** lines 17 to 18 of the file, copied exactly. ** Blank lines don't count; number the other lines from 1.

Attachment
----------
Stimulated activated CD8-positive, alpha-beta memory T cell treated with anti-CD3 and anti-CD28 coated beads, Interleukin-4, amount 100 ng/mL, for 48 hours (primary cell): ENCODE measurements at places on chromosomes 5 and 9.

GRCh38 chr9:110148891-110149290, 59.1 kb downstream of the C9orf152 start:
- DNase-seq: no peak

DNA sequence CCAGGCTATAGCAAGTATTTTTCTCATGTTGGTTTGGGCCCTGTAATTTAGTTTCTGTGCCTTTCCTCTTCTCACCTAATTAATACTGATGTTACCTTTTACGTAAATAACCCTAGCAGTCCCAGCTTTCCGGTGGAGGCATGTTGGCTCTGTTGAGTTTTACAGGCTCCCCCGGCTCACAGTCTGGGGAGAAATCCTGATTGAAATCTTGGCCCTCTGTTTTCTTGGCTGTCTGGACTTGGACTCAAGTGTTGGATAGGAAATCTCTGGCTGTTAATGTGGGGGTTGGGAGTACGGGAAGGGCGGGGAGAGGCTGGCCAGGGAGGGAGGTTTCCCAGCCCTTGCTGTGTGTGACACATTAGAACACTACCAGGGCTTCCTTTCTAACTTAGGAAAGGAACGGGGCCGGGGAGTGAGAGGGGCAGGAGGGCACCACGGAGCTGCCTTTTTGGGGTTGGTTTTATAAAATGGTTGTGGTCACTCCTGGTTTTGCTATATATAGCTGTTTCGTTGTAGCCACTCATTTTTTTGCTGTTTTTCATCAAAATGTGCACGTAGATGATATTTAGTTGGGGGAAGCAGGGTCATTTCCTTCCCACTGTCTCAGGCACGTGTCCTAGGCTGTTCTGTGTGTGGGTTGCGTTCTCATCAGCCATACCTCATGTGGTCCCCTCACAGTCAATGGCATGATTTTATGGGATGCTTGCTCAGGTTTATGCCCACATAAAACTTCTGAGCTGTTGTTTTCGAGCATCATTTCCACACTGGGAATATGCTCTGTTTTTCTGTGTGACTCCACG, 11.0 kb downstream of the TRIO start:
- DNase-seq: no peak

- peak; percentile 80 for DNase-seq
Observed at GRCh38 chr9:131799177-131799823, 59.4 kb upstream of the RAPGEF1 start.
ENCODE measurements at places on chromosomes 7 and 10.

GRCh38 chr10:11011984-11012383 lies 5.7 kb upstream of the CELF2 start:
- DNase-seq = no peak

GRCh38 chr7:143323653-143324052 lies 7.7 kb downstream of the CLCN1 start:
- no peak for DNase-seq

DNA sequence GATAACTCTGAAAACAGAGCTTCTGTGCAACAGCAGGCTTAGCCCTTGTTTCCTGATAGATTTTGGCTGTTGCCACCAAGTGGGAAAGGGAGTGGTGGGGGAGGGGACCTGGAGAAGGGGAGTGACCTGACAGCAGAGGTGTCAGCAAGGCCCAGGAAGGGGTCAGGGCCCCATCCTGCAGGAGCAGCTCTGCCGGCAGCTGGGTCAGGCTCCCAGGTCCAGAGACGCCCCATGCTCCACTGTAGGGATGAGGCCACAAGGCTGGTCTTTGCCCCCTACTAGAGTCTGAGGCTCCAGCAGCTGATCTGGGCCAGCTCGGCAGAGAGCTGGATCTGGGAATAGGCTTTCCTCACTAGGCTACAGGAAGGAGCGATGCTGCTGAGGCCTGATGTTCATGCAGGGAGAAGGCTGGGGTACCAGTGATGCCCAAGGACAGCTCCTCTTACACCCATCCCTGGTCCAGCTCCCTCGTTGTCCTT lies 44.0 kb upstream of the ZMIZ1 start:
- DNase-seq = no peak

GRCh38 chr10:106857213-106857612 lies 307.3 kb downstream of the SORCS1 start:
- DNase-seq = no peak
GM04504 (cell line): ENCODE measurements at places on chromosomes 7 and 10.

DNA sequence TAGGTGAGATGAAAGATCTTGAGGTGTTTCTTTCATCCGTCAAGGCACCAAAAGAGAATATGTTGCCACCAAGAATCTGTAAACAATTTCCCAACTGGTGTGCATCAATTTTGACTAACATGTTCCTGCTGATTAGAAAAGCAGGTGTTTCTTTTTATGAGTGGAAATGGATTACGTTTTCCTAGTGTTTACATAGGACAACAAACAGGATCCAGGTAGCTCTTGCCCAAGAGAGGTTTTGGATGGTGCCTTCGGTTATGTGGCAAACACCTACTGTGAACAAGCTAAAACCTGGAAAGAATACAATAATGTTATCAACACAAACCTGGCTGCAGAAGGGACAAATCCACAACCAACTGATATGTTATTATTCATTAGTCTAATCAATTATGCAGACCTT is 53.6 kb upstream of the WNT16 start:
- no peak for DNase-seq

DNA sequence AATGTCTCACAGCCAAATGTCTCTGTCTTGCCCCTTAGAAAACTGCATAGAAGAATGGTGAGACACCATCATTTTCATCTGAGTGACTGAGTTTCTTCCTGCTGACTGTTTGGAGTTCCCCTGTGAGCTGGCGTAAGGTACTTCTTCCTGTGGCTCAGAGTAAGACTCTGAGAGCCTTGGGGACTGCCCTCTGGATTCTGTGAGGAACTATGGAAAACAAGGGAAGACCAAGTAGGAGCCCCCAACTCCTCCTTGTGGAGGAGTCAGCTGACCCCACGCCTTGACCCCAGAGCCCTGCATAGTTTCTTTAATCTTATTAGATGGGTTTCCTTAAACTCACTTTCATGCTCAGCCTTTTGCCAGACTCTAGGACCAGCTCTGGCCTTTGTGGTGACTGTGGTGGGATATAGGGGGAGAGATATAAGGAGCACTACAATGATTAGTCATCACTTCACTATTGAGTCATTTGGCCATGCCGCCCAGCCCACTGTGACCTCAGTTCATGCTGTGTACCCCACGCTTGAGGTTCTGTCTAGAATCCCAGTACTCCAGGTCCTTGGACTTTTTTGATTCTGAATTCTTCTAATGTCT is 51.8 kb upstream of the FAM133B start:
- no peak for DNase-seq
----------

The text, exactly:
GM04504 (cell line): ENCODE measurements at places on chromosomes 7 and 10.

DNA sequence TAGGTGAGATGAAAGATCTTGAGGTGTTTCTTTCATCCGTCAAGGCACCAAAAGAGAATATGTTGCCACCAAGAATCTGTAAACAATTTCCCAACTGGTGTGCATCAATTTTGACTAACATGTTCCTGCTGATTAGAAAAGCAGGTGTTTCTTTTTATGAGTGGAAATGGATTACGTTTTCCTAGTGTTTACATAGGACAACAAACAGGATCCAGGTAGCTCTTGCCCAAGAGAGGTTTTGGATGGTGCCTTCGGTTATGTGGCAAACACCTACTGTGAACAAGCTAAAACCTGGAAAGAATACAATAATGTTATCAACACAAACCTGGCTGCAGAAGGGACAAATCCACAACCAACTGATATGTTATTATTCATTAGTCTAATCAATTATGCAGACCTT is 53.6 kb upstream of the WNT16 start: